Balancing Life and Caregiving
Many adults struggle to maintain their responsibilities, such as working, managing a household and taking care of their children. Adding family caregiving on top of all of that can be extremely taxing. Fortunately, there are many ways to best balance your role as a caregiver with the rest of your life and responsibilities.
Being Proactive to Manage Your Time
- Create a detailed schedule: Keeping a list of all your chores will help prevent you from forgetting them and allow you to organize them in the most effective manner. There are many smartphone applications that can help you do this, as well!
- Be aware of your weaknesses: Nobody is perfect. By being open and honest with your shortcomings as a caregiver you can better improve and find resources to assist you in those particular areas.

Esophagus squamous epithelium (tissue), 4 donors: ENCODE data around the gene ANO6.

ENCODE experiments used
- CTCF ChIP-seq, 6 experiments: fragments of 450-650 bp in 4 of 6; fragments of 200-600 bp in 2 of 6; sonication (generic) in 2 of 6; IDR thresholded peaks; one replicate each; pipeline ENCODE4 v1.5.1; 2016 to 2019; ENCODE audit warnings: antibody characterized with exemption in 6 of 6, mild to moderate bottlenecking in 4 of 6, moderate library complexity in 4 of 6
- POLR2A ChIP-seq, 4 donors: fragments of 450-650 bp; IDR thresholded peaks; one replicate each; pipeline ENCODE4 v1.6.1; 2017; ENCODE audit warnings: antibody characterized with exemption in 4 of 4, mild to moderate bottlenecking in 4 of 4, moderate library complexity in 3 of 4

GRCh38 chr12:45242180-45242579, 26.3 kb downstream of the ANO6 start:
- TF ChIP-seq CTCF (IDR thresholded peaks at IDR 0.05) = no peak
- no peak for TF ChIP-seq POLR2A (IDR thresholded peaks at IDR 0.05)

- Take advantage of community resources: First, seek out resources that complement your weaknesses. These resources can range from professional and governmental services to support groups and counseling.
- Analyze finances: First, get an understanding of your loved one’s insurance policy. Discuss what is and is not covered with your family and determine how each expense will be accounted for. You may wish to speak with an attorney who can help plan the best strategy for your loved one’s long-term care, especially if they are no longer able to make decisions on their own.
- Work with other family members: Coordinate your schedule with other members of your family so you can get a break and your loved one receives the care they need. Spreading yourself out too thin doesn’t benefit anyone.
- Find an Assisted Living Facility or nursing home: It’s never an easy choice to place your loved one in a facility, but it may be for the best. Discuss this option with your loved one and family.
- Speak with your employer: If your role as a caregiver is conflicting with your professional life, you may have to speak with your employer about how to realistically manage your schedule. The Family and Medical Leave Act may be applicable in your situation, and some employers can be quite flexible.
To learn more, visit our Caregiving Tips and Tools page.